Tarzoon. In 1976, the estate of Edgar Rice Burroughs brought a plagiarism suit against the animated French feature, “Tarzoon, Shame of the Jungle” (1975). A fifteen minute “pilot” had been shown at the Cannes Film Festival in 1974. Boris Szulzinger, co-director and head of Valisa Films, stated that “We say that our production is an original work in which there are elements of parody and that we did not use the Tarzan myth to make our animated film. Picha’s creations (Picha was a Belgian cartoonist and also the co-director/scenarist for the film) are sufficiently rich to prove that he has no need to steal other people’s ideas.” A French court did indeed determine it was a legitmate parody. In 1978, the film was imported into the United States by International Harmony and Stuart S. Shapiro and released with an “X” rating. After little success in theaters, it was re-edited to an “R” version with new dubbing from performers like Bill Murray, John Belushi, Christopher Guest and Johnny Weismuller Jr. in the lead role.
Terry Gilliam. In the mid 1970s animator Terry Gilliam explained how he developed his unique approach to animation. “I think one guy influenced me without knowing it was what’s-his-name? Is it Stan Brackage or Vanderbeak? I saw this one terrible underground cartoon he made. This was fifteen years ago. It was terrible. He was using all these bits of newspapers and clippings and cutouts, and there was this thing with Nixon talking a foot came out of his mouth, or he started eating his own foot or something. He put his foot in his mouth, anyway. I remember the fact that is was cut outs using just ‘found’ things and making it move. I think when I actually started doing some animation, that was the first thing I went to because I remembered it. It was great to work that way. You don’t have to do all that terrible Disney cel nonsense. I don’t like animation. It’s incredibly boring and tedious and anything I can do to short cut it is fine.”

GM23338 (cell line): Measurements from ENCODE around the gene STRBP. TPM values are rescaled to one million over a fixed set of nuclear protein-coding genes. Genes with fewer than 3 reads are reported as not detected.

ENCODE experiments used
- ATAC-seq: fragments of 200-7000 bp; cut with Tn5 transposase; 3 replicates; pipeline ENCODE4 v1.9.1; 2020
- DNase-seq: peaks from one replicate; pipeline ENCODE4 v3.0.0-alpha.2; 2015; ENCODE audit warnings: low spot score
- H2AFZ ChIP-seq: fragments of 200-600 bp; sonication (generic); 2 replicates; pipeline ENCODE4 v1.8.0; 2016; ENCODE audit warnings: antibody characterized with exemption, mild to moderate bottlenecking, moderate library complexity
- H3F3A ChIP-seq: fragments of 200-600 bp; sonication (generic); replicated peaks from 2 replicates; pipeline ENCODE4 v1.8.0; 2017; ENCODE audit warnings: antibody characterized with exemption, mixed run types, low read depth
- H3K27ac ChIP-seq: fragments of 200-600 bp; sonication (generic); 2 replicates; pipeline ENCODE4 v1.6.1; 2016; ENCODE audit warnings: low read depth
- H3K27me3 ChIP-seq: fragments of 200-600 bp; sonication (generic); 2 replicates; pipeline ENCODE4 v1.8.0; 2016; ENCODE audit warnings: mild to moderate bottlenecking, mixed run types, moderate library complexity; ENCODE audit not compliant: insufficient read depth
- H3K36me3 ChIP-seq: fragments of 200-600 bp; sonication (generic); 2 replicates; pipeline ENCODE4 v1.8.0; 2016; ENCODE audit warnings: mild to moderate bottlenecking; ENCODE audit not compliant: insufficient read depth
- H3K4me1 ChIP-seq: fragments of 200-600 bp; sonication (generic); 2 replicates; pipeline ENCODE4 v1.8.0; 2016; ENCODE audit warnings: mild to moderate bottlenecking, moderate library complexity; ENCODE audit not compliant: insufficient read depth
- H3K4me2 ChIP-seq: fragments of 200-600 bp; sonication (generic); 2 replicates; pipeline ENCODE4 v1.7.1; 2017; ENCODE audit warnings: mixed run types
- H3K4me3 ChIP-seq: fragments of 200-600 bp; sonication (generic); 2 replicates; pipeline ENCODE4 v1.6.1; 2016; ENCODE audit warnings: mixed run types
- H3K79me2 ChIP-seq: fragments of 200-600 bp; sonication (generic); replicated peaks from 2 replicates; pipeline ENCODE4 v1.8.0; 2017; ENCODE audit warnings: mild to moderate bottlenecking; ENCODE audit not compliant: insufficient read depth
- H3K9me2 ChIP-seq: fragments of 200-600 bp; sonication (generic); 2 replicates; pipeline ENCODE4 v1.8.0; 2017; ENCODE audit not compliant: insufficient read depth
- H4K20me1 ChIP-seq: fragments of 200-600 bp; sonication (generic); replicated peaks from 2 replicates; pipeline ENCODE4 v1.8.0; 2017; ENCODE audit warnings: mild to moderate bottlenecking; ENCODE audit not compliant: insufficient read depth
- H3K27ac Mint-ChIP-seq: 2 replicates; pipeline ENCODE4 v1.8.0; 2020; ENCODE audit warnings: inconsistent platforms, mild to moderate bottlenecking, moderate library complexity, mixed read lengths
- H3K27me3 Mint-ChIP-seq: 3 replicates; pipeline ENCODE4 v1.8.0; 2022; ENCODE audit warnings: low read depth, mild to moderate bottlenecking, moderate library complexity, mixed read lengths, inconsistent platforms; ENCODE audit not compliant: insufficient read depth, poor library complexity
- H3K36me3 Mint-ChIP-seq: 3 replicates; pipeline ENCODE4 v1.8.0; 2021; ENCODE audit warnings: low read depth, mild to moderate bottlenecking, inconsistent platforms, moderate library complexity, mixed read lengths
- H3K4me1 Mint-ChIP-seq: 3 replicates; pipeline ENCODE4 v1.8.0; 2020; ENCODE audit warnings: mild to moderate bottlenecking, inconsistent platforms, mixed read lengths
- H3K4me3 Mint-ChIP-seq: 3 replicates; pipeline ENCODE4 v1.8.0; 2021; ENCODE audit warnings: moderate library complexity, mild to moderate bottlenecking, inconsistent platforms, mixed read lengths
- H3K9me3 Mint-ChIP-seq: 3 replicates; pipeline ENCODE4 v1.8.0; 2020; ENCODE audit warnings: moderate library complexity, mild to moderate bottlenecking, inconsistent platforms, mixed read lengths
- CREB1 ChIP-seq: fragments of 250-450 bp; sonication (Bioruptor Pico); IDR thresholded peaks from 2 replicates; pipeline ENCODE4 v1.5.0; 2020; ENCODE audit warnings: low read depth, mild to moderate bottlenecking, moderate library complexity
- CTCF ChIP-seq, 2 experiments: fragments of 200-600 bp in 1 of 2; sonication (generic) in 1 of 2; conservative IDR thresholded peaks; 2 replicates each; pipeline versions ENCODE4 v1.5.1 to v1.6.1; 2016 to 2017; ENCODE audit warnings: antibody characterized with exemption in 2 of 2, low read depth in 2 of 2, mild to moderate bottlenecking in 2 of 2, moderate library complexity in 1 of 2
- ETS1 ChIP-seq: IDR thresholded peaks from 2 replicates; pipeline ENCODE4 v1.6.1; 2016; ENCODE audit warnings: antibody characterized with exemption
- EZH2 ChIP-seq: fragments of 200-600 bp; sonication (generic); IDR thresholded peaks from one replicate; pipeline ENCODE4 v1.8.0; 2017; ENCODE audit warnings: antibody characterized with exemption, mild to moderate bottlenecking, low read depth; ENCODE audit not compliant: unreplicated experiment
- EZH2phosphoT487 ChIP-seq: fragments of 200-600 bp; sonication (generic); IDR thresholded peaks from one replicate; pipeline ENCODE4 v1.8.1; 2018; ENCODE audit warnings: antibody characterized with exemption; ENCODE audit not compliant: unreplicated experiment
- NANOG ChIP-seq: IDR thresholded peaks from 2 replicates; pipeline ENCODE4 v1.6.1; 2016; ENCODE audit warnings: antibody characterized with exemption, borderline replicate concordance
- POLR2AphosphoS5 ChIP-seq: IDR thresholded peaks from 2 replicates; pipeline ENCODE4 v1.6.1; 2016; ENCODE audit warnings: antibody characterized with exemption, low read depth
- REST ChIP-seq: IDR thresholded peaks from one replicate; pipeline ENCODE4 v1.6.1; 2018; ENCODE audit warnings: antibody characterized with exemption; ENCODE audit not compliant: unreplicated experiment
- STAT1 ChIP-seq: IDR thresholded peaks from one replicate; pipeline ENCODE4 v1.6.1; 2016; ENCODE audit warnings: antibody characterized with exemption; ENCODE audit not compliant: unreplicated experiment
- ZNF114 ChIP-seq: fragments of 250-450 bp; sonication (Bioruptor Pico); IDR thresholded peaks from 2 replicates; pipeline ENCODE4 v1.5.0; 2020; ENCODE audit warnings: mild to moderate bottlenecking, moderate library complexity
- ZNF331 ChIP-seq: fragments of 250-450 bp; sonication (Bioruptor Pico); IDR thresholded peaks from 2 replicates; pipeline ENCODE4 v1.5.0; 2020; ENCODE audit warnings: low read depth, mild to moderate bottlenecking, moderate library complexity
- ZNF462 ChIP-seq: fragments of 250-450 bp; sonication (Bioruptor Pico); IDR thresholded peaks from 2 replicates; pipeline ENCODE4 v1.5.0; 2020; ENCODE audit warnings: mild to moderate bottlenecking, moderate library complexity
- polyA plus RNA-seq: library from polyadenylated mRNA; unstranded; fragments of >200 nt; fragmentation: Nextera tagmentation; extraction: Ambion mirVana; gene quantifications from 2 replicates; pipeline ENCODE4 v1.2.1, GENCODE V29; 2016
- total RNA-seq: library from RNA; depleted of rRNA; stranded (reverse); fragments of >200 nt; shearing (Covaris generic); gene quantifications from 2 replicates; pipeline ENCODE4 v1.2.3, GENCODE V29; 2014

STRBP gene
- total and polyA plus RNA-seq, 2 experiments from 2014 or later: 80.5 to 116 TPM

Happy Apple. Frank Nissen, the director of animation for Nelvana’s “A Cosmic Christmas” (1977) stated in 1979, “Animators have a sense of whimsy. They can play with reality. They can make an apple falling out of a tree into an angry apple or a happy apple. They can make a dragon friendly or horrible. An animator can deal with things that go beyond reality, but it comes from observing life, and knowing how people express certain things—what they do when they’re sad, when they’re surprised and happy. Animators have to do their homework if they’re going to bring eloquence to their work. You may want to make a happy teacup dancing. You have to know dancing, happiness….and teacups.”
Where’s Flash Gordon? Between the 1930s Buster Crabbe serials (not-to-mention a short lived German TV show in the 1950s) and being revived by Filmation in 1979, Flash Gordon has been hard to find beyond his long-running comic strip. He appeared in one made-for-television animated hour, an ABC Saturday Superstar Movie The Man Who Hated Laughter (1972) which featured a plethora of King Features’ characters including Popeye and Flash Gordon. In fact, this was the first time that characters like Steve Canyon, The Phantom, Tim Tyler and Flash appeared in animation. Bob McFadden was the voice of all the male characters except Popeye and Wimpy (done by Jack Mercer). There was also a surrogate animated Flash Gordon in Tommytoons’ The Final Frontier (1975) that seems to have disappeared off the face of the Earth. Of course, in Yellow Submarine, when Ringo and Fred pass through a hall of heroes, one of those heroes is Flash Gordon done in the style of the legendary artist, Al Williamson.